Calprotectin belongs to a group of Ca2+ binding proteins in the S100 family. It consists of two heavy chain and one light polypeptide chain, with a total molecular mass of 36.5 kD. It is found in abundance in neutrophil granulocytes, in which it accounts for 5% of total protein and 60% of the protein in the cytosol fraction.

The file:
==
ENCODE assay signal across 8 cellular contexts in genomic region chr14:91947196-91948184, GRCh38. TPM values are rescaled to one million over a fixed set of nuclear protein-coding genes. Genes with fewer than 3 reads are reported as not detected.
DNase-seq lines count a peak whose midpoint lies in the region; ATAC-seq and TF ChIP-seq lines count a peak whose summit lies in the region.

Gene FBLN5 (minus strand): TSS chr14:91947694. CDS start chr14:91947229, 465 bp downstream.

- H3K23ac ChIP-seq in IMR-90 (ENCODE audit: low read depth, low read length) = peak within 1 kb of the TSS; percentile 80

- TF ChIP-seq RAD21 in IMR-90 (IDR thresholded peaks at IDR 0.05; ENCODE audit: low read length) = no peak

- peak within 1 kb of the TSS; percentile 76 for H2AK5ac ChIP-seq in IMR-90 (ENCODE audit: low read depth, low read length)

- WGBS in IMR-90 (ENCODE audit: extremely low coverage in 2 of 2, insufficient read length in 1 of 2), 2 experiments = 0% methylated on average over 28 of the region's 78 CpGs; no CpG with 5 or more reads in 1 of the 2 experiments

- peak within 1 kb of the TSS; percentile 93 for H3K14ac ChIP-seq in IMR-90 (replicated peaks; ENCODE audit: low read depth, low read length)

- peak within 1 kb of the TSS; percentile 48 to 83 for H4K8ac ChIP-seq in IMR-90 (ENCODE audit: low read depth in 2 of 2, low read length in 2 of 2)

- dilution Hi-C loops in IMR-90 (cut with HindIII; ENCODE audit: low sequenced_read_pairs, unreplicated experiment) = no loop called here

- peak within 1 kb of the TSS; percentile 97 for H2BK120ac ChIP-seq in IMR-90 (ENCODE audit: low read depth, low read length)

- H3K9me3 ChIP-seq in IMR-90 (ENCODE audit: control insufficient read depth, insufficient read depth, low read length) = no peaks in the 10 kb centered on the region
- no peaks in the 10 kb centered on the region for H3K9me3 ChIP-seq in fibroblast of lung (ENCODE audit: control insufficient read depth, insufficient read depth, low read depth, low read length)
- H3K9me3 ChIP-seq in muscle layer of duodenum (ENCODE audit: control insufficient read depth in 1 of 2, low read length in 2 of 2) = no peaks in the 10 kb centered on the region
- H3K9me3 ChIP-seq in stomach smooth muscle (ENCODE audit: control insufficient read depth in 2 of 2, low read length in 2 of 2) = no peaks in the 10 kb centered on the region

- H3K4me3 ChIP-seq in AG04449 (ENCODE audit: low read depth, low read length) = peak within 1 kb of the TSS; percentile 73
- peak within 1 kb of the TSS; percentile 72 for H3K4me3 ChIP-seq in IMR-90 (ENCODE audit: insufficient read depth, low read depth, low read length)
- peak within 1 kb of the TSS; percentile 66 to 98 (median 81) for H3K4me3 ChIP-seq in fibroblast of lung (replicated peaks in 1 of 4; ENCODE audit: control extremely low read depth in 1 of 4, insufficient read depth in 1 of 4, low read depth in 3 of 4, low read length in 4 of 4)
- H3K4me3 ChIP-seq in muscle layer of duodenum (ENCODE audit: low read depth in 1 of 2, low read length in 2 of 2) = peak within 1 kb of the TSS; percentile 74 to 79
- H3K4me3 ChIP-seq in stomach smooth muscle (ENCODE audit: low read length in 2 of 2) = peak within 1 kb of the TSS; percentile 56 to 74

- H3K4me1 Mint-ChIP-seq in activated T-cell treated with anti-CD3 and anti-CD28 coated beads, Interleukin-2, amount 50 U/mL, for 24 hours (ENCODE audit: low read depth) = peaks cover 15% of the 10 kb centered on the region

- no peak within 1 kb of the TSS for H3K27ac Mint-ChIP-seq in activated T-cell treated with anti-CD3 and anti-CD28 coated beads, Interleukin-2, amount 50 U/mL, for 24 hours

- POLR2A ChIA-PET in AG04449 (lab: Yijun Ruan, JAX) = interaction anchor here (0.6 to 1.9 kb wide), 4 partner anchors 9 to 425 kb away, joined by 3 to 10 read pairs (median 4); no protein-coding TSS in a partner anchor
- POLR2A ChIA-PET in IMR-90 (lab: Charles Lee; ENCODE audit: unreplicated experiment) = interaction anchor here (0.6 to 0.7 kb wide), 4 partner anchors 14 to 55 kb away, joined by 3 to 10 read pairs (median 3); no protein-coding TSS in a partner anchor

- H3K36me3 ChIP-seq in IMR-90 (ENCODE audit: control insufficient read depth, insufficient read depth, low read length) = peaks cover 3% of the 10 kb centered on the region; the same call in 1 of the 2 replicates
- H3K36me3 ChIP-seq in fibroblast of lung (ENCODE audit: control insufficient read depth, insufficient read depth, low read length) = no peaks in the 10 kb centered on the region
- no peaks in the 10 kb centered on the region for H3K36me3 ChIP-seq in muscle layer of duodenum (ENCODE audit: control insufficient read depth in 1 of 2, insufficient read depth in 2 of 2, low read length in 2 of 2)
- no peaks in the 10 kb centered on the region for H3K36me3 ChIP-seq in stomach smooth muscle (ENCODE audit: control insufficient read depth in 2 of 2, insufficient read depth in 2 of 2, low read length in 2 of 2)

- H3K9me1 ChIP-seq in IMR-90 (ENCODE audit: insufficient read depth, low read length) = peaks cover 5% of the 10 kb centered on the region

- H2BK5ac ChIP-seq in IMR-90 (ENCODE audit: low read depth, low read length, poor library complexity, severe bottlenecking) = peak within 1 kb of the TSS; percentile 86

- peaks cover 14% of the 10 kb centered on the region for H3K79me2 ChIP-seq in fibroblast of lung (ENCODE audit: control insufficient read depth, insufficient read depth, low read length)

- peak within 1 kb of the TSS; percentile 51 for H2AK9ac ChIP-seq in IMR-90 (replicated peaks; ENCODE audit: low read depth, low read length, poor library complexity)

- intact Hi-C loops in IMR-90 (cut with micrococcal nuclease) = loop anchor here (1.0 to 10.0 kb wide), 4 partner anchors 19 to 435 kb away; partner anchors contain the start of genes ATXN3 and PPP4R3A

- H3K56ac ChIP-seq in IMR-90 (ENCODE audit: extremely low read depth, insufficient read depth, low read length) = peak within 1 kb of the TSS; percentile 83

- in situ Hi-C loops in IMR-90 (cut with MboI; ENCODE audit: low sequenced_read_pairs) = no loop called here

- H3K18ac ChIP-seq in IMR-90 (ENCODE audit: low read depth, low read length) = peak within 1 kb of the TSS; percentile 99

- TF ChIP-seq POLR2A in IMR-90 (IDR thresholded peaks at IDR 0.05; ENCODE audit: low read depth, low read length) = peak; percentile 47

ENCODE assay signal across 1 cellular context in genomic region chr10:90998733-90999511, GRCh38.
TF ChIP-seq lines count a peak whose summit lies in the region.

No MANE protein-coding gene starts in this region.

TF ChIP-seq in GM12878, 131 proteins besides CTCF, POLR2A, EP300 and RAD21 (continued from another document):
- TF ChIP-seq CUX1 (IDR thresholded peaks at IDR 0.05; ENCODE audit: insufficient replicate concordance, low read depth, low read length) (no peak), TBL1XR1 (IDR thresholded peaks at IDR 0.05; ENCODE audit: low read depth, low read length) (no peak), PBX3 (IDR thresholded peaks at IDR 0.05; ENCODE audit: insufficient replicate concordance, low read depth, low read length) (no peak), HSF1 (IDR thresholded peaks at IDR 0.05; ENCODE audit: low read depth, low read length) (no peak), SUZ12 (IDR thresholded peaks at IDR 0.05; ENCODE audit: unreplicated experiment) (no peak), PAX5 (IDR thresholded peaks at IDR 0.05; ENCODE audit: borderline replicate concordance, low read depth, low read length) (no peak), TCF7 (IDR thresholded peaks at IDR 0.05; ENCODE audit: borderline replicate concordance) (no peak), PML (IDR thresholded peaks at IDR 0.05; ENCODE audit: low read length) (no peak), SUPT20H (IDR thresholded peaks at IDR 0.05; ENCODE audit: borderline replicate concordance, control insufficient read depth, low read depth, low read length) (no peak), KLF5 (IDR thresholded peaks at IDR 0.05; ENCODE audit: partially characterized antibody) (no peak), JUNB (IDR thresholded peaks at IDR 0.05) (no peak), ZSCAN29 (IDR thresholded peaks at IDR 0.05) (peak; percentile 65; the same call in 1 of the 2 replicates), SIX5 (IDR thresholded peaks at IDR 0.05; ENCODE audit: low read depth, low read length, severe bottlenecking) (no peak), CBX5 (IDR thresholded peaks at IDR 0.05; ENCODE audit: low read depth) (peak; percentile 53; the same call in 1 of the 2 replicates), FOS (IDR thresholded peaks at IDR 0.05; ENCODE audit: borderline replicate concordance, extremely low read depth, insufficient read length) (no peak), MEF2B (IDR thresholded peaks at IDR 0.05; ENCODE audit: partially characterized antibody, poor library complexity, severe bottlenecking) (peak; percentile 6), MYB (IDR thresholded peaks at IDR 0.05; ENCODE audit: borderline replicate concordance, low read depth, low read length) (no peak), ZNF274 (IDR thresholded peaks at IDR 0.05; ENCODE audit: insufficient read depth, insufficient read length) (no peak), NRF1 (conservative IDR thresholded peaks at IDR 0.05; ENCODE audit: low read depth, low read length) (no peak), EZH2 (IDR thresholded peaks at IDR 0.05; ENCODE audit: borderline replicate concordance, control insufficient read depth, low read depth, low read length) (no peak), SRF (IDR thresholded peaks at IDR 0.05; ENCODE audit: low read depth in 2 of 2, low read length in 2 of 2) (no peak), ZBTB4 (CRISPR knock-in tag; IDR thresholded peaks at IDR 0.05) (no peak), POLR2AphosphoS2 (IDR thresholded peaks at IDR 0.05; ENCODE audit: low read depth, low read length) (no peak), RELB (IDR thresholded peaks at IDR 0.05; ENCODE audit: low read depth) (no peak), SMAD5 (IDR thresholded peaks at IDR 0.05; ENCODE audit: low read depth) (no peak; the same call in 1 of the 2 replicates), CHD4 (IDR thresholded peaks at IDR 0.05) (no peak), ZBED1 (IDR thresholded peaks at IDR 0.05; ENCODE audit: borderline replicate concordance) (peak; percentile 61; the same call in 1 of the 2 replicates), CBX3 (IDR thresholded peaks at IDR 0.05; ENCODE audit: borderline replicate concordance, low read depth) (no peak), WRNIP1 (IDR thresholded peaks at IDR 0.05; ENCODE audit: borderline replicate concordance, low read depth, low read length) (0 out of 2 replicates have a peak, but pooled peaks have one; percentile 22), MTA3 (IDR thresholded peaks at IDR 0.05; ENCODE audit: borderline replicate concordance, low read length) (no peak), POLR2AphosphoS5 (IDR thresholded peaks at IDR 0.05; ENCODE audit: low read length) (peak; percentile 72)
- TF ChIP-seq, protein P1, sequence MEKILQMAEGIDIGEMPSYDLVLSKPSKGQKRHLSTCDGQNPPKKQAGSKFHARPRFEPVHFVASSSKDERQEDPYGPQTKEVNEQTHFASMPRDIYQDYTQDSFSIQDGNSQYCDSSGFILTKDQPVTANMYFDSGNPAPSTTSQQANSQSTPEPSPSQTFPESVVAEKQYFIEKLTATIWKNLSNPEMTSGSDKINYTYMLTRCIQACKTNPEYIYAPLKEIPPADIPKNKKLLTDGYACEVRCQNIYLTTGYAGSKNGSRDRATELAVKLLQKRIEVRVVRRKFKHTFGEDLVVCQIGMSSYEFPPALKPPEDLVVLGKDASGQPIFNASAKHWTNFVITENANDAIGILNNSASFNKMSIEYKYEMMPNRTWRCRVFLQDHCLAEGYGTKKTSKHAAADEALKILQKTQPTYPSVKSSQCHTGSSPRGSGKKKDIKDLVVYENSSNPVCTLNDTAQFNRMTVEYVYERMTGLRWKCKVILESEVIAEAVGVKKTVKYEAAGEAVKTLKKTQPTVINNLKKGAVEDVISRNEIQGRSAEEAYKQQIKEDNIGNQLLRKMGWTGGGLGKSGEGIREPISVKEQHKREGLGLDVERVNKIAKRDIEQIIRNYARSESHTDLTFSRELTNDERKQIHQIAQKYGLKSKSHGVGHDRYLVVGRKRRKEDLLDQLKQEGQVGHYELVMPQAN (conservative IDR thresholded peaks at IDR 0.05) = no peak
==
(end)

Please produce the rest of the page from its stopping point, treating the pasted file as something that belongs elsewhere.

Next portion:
The amount of calprotectin reflects the number of participating neutrophils in this inflammation. This has been amply confirmed in intestinal inflammatory diseases by the significant correlation between fecal calprotectin levels and other measures of acute inflammation, be it with 111indium-labeled white cell excretion or quantitative histopathologic assessment of inflammation in colonic biopsies in controls and individuals with ulcerative colitis. In the presence of active intestinal inflammation, polymorphonuclear neutrophils migrate to the intestinal mucosa from the circulation. Any disturbance to the mucosal architecture due to the inflammatory process, results in leakage of neutrophils, and hence, calprotectin, into the lumen and its subsequent excretion in feces. The concentration of calprotectin in feces has been shown to correlate well with the “gold standard” 111indium-labeled leukocyte test and to the severity of the intestinal inflammation. Calprotectin appears to be distributed homogeneously in feces and is stable for up to 7 days at room temperature.